# How many ways are there to $2$-Color an $N$ by $N$ Grid such that there is at least one $3$ by $3$ Square?

Given an $$N$$ by $$N$$ grid, how many ways are there to $$2$$-color the grid such that there is at least one $$3$$ by $$3$$ grid with all its four corners having the same color?

Initially I had this expression $$n = 2(N-2)^2\cdot2^{N^2-4}.$$

However, it is clear that this is incorrect because I did not take into account for repetitions.

Thanks in advance for any help.

• @Jbag1212 I'm not sure... If in one count I colored square $A$'s corners in white and then randomly happened to assign square $B$'s corners uniformly to the color black, then in another I could intentionally assign square $B$'s corners black and then happen to give $A$ white monochromatically. Apr 4 at 14:18
• Not checked: For $n=3$, I get $64$. For $n=4$, I get $27120$. For $n=5$, I get $22284432 = 2^4 \times 3^2 \times 154753$ which does not look promising, though this is also $2^{25}-2^4 \times 5^4 \times 7^2\times 23$ Apr 4 at 14:35
• Which of the two options in this picture is meant when we 2-color a grid and see a $3\times 3$ subgrid whose corners have the same color? Apr 4 at 21:17
• @MishaLavrov The first one. Apr 5 at 2:16

Consider $$n \geq 3$$.

Part 1

We first consider the concept of a "3-by-3 square sub-grid." The procedure to produce one of these is to first highlight 4 dots that are corners of a 3-by-3 square. This is the start of our "3-by-3 square sub-grid." Once this is drawn, consider other possible 3-by-3 squares. Some of these 3-by-3 squares will "overlap" and share an edge with the original 3-by-3 square we drew. If so, add any of these corners onto our "3-by-3 square sub-grid." Basically, we are just looking at the subgrids which have a gap of one dot in between them (as opposed to our original grid which has a gap of 0 dots).

Example

For the 5-by-5 grid, there is a "sub-grid" consisting of 9 squares total. If we label each point on the grid $$(a,b)$$ with both $$a, b \in \{1,2,3,4,5\}$$, then there is a subgrid of 9 squares total consisting of $$(a,b)$$ with both $$a$$ and $$b$$ odd. There is also a subgrid consisting of $$(a,b)$$ with $$a$$ even and $$b$$ odd of 6 squares total, a subgrid consisting of $$(a,b)$$ with $$a$$ odd and $$b$$ even of 6 squares total, and a subgrid consisting of $$(a,b)$$ with $$a$$ even and $$b$$ even of 4 squares total.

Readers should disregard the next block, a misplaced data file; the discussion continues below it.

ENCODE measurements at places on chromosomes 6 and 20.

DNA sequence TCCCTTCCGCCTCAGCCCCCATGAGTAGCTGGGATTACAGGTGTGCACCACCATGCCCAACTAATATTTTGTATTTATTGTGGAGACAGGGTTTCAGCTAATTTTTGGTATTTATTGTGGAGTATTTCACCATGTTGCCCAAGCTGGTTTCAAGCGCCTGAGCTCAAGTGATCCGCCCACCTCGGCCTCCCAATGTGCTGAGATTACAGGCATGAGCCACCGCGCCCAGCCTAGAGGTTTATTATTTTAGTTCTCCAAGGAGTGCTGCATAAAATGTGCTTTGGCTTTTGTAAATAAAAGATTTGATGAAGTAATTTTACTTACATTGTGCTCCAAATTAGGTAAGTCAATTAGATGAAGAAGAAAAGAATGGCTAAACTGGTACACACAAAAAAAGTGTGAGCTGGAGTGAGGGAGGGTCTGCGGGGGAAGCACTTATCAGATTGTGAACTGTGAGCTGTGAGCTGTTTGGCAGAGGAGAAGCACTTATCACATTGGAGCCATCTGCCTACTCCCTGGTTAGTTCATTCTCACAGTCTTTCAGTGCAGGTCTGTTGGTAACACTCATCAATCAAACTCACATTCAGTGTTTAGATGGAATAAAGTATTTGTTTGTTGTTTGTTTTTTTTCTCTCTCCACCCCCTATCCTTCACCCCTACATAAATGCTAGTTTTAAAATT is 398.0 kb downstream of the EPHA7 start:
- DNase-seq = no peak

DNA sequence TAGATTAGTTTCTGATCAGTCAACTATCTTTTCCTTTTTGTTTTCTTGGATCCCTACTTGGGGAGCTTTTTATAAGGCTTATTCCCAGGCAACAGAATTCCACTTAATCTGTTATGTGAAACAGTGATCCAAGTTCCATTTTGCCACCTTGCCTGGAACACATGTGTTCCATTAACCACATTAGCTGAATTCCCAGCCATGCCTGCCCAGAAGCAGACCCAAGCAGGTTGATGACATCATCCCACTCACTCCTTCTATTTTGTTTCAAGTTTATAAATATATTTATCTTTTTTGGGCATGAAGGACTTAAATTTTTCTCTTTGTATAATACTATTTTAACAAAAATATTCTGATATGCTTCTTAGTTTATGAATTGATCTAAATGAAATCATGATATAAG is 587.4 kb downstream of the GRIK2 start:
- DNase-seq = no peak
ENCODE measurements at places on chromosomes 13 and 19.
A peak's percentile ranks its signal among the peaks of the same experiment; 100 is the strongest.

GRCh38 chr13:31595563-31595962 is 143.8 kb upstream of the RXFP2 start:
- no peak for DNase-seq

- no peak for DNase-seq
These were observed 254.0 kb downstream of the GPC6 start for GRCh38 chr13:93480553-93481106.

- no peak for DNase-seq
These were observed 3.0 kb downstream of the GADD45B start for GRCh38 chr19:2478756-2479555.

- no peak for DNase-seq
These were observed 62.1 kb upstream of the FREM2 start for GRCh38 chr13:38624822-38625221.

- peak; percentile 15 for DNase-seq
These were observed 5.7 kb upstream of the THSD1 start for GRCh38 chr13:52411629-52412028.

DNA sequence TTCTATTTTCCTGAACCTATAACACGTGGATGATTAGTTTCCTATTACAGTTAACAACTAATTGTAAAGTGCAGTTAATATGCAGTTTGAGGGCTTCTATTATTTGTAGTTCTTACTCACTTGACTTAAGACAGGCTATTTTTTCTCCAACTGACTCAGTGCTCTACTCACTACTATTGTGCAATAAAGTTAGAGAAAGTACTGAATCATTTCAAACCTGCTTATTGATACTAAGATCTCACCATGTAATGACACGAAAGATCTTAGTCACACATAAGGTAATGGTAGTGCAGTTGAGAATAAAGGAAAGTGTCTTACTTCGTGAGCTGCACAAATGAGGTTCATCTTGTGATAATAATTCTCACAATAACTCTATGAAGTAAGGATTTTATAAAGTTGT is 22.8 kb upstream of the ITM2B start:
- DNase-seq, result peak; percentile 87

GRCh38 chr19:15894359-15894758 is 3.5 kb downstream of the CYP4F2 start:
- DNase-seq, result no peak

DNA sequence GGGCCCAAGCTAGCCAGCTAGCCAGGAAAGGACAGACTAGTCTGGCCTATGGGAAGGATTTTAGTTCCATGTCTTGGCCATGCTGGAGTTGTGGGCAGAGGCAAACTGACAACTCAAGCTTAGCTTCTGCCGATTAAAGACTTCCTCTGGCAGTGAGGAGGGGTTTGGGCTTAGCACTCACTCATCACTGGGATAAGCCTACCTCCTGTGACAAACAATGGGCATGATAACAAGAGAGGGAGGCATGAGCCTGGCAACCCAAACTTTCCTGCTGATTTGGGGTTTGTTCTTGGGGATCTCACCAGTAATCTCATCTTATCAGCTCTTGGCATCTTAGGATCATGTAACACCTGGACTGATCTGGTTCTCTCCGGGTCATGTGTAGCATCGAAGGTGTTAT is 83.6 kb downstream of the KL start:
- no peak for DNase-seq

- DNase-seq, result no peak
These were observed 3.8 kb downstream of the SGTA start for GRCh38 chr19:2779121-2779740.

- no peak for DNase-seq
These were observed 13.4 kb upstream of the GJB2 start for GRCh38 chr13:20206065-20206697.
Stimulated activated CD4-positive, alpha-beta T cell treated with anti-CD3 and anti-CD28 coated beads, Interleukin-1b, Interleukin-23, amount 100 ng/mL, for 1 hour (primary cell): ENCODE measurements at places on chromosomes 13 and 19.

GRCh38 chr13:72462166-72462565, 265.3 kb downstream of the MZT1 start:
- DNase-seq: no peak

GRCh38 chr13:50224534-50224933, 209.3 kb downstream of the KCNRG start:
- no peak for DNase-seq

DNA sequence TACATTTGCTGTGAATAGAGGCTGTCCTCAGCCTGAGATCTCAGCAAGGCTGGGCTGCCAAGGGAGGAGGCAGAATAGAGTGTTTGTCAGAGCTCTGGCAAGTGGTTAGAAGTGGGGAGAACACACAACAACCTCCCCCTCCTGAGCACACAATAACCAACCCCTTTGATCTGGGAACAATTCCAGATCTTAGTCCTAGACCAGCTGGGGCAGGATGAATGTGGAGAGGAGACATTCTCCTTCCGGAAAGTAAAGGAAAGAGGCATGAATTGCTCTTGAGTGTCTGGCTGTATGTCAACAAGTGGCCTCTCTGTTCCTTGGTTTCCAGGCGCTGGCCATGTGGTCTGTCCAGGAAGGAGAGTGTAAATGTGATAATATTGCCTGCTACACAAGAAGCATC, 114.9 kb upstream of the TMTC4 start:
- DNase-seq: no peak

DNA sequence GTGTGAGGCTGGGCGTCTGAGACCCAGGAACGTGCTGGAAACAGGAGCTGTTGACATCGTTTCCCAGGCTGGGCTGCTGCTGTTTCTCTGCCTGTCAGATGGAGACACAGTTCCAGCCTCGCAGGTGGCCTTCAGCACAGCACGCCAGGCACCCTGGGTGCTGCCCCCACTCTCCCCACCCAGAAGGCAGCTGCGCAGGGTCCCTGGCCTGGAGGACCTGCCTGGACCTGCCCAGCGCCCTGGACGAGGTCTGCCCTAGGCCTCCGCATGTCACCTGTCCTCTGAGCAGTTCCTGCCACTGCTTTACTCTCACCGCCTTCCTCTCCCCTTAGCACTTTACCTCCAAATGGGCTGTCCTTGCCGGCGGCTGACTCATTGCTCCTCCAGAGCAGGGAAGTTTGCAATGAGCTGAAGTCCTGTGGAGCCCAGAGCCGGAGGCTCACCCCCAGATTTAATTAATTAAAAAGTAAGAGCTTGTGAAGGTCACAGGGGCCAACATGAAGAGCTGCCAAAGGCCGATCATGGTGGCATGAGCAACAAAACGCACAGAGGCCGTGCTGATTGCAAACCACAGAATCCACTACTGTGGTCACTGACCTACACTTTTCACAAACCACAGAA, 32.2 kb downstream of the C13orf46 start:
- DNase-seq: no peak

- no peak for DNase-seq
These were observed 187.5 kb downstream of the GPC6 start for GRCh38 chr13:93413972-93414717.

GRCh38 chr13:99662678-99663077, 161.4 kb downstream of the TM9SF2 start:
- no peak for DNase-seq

In General

Consider the two cases: $$n$$ even and $$n$$ odd. If $$n$$ is even then there are 4 subgrids each of size $$(\frac{n}{2})^2.$$ If $$n$$ is odd there are 4 subgrids, one of size $$(\frac{n+1}{2})^2,$$ two of size $$(\frac{n+1}{2})(\frac{n-1}{2}),$$ and one of size $$(\frac{n-1}{2})^2.$$

Note that:

$$n$$ even: $$4(\frac{n}{2})^2 = n^2.$$

$$n$$ odd: $$(\frac{n+1}{2})^2 + 2(\frac{n+1}{2})(\frac{n-1}{2}) + (\frac{n-1}{2})^2= n^2.$$

Each of these subgrids is independent of the other subgrids. In other words, a 3-by-3 square in one subgrid shares no points in common with potential squares in other subgrids. Therefore, finding a 3-by-3 square in the large grid is equivalent to finding a 2-by-2 square in one of the subgrids. So define $$f(m,k)$$ to be equal to the number of ways of to 2-color an $$m$$ by $$k$$ grid such that there is at least one 2-by-2 square. Define $$g(m,k)$$ to be the complement, the number of ways to 2-color an $$m$$ by $$k$$ grid such that there are no 2-by-2 squares. In general, $$f(m,k) + g(m,k) = 2^{m k}.$$ Then the answer to the original question is:

$$n$$ even: $$2^{n^2} - g(\frac{n}{2},\frac{n}{2})^4$$

$$n$$ odd: $$2^{n^2} -g(\frac{n+1}{2},\frac{n+1}{2}) \cdot g(\frac{n+1}{2},\frac{n-1}{2})^2 \cdot g(\frac{n-1}{2},\frac{n-1}{2})$$

Part 2

We have reduced the problem to determining $$f(m,k),$$ where $$f(m,k)$$ is the number of ways to 2-color an $$m$$ by $$k$$ grid such that there is at least one 2-by-2 square all of the same color. Or, equivalently, to determining $$g(m,k).$$ I do not think this will be simple in general, and I give a small example to show why.

Example

For example, for the simple case of $$f(2,k)$$ we can determine that $$f(2,1)=0.$$ We also know that $$f(2,2) = 2.$$ We have $$g(2,1) = 4-0 =4$$ and $$g(2,2) = 16-2=14.$$

Let $${Black \choose Black} = \begin{pmatrix} 1 \\ 0 \\ 0 \\0 \end{pmatrix}, {Black \choose White} = \begin{pmatrix} 0 \\ 1 \\ 0 \\0 \end{pmatrix}, {White \choose Black} = \begin{pmatrix} 0 \\ 0 \\ 1 \\0 \end{pmatrix}, {White \choose White} = \begin{pmatrix} 0 \\ 0 \\ 0 \\1 \end{pmatrix}$$
Now, if we have $${Black \choose Black}$$ we can place next to this anything except $${Black \choose Black}.$$ If we have $${Black \choose White}$$ or $${White \choose Black}$$ we can place anything next to these. If we have $${White \choose White}$$ we can place next to this anything except $${White \choose White}$$. Therefore, $$g(2,k) = \begin{pmatrix} 1 & 1 & 1 & 1 \end{pmatrix} \begin{pmatrix} 0 & 1 & 1 & 1 \\ 1 & 1 & 1 & 1 \\ 1 & 1 & 1 & 1 \\ 1 & 1 & 1 & 0 \end{pmatrix}^{k-1} \begin{pmatrix} 1 \\ 1 \\ 1 \\ 1 \end{pmatrix}$$ $$g(2,k) = \left(\frac{1}{17} \times 2^{-k-1}\left((17-5 \sqrt{17})(3-\sqrt{17})^k+(17+5 \sqrt{17})(3+\sqrt{17})^k\right)\right)$$

You can verify the above formula works for $$k=1,2.$$ Wolfram

We also replicate what @Henry predicted for $$n=4$$: $$2^{16} - (14)^4 = 27120.$$

• Thank you very much. I wonder if any prior research has been done to locate some sane bounds for large $n$s? Apr 5 at 2:47
• @mathy_mathema It is an open question as far as I can tell. I made a little bit of progress and opened up a question here math.stackexchange.com/questions/4895032/… Apr 7 at 22:53